Welcome to the Rondo Education Center School Library
Raising (Gifted) Readers
Excerps from "Raising (Gifted) Readers" - a Research Review by Jill Williford Wurman, The Grayson School.
Let them think of the library as a playground of sorts for their brains, and see what they discover, what they try out, what they reject and what they love.
What is the most important factor in keeping kids reading?
It’s simple, but it’s true: students continue to choose to read when they are personally interested in what they are reading; research has borne this idea out again and again. The good news is that gifted kids are usually readers to begin with; it’s like they are wired that way from birth: Gifted readers may read into the night, or read twice the number of books than average-ability readers. Reading fulfills an extra sense of urgency about “needing-to-know” that gifted children seem to have. These reading behaviors are tied to the perception that reading is fun, and therefore, it is a preferred activity.
Even so, how do we get them really interested in reading, and how do we keep them interested?
It’s easy — let them read.
It’s true that gifted students are capable of tremendous things, and of advancing amazingly fast through ever more complex material. Those things are not likely to happen unless the student is interested in doing them, however. Short of being the Tiger Mom and strapping your child to a chair with nothing but a stack of Oxford World’s Classics in front of her, there’s no way to force your child to love reading — but there is a way to let children fall in love with reading: let them read what they want to read.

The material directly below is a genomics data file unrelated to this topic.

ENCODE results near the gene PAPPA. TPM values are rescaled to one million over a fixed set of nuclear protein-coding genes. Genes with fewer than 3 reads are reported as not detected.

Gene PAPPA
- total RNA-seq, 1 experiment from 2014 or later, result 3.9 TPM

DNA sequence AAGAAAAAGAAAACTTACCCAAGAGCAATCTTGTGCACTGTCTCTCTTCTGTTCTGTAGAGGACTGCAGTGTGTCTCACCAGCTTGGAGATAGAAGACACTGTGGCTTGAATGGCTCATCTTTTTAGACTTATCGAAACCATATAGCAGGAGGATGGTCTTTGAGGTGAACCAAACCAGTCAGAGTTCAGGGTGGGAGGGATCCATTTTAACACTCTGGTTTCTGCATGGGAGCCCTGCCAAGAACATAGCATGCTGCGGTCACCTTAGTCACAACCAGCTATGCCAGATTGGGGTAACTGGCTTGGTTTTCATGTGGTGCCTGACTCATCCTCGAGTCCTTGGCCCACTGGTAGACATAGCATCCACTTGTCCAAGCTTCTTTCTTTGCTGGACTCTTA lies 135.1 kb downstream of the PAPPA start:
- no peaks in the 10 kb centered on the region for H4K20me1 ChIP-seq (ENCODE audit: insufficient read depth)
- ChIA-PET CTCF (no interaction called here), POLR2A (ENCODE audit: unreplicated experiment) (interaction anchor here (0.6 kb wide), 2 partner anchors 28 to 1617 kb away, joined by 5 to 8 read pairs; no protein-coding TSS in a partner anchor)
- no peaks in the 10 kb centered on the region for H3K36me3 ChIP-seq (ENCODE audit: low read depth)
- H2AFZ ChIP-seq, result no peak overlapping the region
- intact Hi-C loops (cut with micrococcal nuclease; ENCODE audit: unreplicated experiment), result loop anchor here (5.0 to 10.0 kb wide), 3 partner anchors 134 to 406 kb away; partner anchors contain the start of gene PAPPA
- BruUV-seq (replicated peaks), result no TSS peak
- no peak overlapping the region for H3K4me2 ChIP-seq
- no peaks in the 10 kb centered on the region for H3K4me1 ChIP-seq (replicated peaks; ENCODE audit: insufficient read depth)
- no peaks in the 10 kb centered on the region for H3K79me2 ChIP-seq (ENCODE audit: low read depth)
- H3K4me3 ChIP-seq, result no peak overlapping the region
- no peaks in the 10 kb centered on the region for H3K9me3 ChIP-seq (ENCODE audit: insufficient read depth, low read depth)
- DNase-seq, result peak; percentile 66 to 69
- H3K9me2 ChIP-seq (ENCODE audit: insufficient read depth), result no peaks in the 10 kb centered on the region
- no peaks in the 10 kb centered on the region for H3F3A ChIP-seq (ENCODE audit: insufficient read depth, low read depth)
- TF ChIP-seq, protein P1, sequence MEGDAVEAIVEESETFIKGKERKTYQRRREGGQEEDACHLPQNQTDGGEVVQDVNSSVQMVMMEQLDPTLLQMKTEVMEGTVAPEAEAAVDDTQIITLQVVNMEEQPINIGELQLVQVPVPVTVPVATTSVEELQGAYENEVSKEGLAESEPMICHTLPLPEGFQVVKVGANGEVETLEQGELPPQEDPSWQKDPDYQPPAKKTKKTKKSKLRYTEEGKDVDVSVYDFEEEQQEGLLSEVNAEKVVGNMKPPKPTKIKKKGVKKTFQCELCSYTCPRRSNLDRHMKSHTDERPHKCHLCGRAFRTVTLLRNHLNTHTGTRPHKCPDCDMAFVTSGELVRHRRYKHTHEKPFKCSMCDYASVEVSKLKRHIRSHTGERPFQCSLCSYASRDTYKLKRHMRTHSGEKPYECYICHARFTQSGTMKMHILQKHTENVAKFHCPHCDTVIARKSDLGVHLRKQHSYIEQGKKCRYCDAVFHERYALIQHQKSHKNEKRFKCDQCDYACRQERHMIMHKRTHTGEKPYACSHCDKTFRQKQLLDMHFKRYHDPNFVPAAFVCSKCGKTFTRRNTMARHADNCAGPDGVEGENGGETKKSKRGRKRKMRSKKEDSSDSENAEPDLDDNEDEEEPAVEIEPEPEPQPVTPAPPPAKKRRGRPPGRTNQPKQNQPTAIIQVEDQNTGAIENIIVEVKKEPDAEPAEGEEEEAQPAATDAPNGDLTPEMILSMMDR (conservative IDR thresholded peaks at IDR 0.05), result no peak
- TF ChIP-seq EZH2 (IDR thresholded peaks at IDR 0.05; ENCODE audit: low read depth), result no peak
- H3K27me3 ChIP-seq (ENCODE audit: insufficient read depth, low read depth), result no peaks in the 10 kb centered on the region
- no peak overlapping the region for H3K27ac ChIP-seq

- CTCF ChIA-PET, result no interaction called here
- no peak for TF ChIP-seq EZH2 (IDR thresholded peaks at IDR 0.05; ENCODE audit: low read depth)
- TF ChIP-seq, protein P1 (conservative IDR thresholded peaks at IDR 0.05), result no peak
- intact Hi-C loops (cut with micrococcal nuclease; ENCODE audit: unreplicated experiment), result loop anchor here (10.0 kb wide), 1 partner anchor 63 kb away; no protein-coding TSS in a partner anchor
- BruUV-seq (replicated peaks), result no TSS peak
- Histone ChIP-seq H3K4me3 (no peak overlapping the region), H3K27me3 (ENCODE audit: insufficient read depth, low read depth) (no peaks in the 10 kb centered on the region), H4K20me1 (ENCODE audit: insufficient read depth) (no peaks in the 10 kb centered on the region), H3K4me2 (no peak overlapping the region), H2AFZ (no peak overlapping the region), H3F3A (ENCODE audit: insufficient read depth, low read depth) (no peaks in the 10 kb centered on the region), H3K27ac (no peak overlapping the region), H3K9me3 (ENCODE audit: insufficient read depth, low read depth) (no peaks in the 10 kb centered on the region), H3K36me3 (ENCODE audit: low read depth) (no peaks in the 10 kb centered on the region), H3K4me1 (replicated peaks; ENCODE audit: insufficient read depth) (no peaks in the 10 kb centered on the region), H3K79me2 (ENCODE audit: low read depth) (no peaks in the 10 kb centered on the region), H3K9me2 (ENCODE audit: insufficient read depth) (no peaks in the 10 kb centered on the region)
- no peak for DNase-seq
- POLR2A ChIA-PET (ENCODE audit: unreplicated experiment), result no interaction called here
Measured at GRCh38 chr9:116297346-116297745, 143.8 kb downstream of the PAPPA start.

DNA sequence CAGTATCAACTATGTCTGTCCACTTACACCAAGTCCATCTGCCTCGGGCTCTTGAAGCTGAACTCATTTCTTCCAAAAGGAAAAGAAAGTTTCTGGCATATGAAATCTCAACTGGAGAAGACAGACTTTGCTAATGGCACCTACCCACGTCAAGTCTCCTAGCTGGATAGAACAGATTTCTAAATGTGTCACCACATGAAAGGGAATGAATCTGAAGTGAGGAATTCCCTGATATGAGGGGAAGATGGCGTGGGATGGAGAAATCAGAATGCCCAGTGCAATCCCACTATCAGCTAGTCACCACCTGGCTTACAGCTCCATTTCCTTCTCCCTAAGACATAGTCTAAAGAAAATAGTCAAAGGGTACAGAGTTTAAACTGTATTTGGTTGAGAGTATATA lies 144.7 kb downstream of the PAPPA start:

The critical piece is that the child must be the source of motivation for reading.
A great deal of research has been done on motivation, with regards to reading and to a plethora of other topics, and the pivotal factor in almost all cases comes down to intrinsic motivation (choosing to do something for its own sake or for the sheer pleasure of doing it) versus extrinsic motivation (doing an activity for an external reason, like a paycheck or a grade or to make someone else happy). Intrinsic motivation is also how we get to that “flow” state where we “lose ourselves” in whatever it is we are doing — and it is in that state, not coincidentally, that great creative insights are found and insightful connections are made.
So is there still a place for book lists and assigned reading and classic novels? (Will your child have to suffer through their version of Ethan Frome, too?)
Absolutely. But we are learning that the most important thing in creating readers is letting them read — as many texts as possible, in as many writing styles as possible, and on as many topics as possible. It’s the best way we know to feed their hungry brains, and to grow a lifelong reader, while you’re at it.